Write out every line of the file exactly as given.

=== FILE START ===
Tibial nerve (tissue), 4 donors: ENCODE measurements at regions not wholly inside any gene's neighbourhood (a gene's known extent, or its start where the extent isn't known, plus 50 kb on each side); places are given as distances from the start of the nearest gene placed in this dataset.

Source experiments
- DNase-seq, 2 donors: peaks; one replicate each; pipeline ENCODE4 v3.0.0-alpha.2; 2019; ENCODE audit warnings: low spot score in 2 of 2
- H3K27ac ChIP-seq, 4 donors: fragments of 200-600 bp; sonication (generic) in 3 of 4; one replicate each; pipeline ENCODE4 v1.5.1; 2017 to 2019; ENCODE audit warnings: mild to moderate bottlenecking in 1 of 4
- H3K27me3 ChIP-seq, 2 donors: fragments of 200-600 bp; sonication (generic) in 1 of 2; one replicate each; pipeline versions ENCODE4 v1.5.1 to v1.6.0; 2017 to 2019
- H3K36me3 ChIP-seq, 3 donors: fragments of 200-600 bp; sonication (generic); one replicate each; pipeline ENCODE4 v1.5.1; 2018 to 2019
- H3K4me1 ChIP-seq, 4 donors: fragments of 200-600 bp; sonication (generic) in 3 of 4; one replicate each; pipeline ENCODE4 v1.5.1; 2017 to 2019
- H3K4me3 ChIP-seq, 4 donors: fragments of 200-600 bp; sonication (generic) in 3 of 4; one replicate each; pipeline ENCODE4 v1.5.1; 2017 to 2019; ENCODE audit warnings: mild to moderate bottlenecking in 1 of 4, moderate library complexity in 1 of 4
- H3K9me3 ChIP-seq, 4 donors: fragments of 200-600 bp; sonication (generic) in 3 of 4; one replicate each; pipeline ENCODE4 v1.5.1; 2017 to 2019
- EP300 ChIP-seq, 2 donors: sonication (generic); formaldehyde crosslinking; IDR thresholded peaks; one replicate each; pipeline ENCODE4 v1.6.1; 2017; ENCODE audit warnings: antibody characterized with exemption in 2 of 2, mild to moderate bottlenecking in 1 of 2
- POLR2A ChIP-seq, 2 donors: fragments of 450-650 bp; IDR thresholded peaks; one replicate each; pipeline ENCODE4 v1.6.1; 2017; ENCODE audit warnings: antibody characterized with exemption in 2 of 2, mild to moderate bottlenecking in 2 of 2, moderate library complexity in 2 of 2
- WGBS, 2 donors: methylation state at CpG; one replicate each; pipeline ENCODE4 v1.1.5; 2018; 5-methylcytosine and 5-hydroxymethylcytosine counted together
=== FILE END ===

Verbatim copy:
Tibial nerve (tissue), 4 donors: ENCODE measurements at regions not wholly inside any gene's neighbourhood (a gene's known extent, or its start where the extent isn't known, plus 50 kb on each side); places are given as distances from the start of the nearest gene placed in this dataset.

Source experiments
- DNase-seq, 2 donors: peaks; one replicate each; pipeline ENCODE4 v3.0.0-alpha.2; 2019; ENCODE audit warnings: low spot score in 2 of 2
- H3K27ac ChIP-seq, 4 donors: fragments of 200-600 bp; sonication (generic) in 3 of 4; one replicate each; pipeline ENCODE4 v1.5.1; 2017 to 2019; ENCODE audit warnings: mild to moderate bottlenecking in 1 of 4
- H3K27me3 ChIP-seq, 2 donors: fragments of 200-600 bp; sonication (generic) in 1 of 2; one replicate each; pipeline versions ENCODE4 v1.5.1 to v1.6.0; 2017 to 2019
- H3K36me3 ChIP-seq, 3 donors: fragments of 200-600 bp; sonication (generic); one replicate each; pipeline ENCODE4 v1.5.1; 2018 to 2019
- H3K4me1 ChIP-seq, 4 donors: fragments of 200-600 bp; sonication (generic) in 3 of 4; one replicate each; pipeline ENCODE4 v1.5.1; 2017 to 2019
- H3K4me3 ChIP-seq, 4 donors: fragments of 200-600 bp; sonication (generic) in 3 of 4; one replicate each; pipeline ENCODE4 v1.5.1; 2017 to 2019; ENCODE audit warnings: mild to moderate bottlenecking in 1 of 4, moderate library complexity in 1 of 4
- H3K9me3 ChIP-seq, 4 donors: fragments of 200-600 bp; sonication (generic) in 3 of 4; one replicate each; pipeline ENCODE4 v1.5.1; 2017 to 2019
- EP300 ChIP-seq, 2 donors: sonication (generic); formaldehyde crosslinking; IDR thresholded peaks; one replicate each; pipeline ENCODE4 v1.6.1; 2017; ENCODE audit warnings: antibody characterized with exemption in 2 of 2, mild to moderate bottlenecking in 1 of 2
- POLR2A ChIP-seq, 2 donors: fragments of 450-650 bp; IDR thresholded peaks; one replicate each; pipeline ENCODE4 v1.6.1; 2017; ENCODE audit warnings: antibody characterized with exemption in 2 of 2, mild to moderate bottlenecking in 2 of 2, moderate library complexity in 2 of 2
- WGBS, 2 donors: methylation state at CpG; one replicate each; pipeline ENCODE4 v1.1.5; 2018; 5-methylcytosine and 5-hydroxymethylcytosine counted together